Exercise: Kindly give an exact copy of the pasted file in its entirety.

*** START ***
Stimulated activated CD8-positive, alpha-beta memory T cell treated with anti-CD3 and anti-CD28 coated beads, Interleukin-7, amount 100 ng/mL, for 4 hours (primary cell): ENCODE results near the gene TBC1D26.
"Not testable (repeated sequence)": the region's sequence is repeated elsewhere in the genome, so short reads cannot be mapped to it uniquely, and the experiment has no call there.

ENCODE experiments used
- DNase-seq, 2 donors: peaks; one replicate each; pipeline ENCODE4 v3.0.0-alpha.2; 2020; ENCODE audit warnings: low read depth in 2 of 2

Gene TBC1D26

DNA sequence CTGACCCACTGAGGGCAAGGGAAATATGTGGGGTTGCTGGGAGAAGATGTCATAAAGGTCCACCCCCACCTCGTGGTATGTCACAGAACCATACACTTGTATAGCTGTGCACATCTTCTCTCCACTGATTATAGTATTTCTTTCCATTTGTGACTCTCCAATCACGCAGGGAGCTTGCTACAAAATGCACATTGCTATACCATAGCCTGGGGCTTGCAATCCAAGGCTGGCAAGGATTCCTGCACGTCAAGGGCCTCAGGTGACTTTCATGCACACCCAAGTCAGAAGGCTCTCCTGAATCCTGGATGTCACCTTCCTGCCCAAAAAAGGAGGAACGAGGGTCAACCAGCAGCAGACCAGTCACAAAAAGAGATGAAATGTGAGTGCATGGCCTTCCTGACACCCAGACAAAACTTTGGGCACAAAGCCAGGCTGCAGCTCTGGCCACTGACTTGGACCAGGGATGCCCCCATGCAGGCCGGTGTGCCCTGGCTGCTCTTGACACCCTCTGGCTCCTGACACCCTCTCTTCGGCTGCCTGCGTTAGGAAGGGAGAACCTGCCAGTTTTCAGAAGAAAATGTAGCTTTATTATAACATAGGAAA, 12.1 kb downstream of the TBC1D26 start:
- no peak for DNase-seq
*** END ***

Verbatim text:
Stimulated activated CD8-positive, alpha-beta memory T cell treated with anti-CD3 and anti-CD28 coated beads, Interleukin-7, amount 100 ng/mL, for 4 hours (primary cell): ENCODE results near the gene TBC1D26.
"Not testable (repeated sequence)": the region's sequence is repeated elsewhere in the genome, so short reads cannot be mapped to it uniquely, and the experiment has no call there.

ENCODE experiments used
- DNase-seq, 2 donors: peaks; one replicate each; pipeline ENCODE4 v3.0.0-alpha.2; 2020; ENCODE audit warnings: low read depth in 2 of 2

Gene TBC1D26

DNA sequence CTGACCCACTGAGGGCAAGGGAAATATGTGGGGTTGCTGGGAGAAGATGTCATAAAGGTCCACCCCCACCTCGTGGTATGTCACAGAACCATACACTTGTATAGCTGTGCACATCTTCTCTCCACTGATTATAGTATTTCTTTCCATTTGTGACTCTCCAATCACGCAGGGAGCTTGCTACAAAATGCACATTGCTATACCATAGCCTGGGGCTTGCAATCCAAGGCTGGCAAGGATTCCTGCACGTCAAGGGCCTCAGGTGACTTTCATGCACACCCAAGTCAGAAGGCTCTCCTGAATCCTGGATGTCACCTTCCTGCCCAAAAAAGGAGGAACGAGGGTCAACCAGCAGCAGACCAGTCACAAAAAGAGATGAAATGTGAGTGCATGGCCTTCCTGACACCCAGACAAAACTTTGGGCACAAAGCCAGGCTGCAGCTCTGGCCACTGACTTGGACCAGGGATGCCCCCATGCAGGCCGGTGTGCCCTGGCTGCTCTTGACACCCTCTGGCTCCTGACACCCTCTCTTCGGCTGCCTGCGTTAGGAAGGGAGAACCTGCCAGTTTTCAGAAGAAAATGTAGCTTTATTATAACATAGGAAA, 12.1 kb downstream of the TBC1D26 start:
- no peak for DNase-seq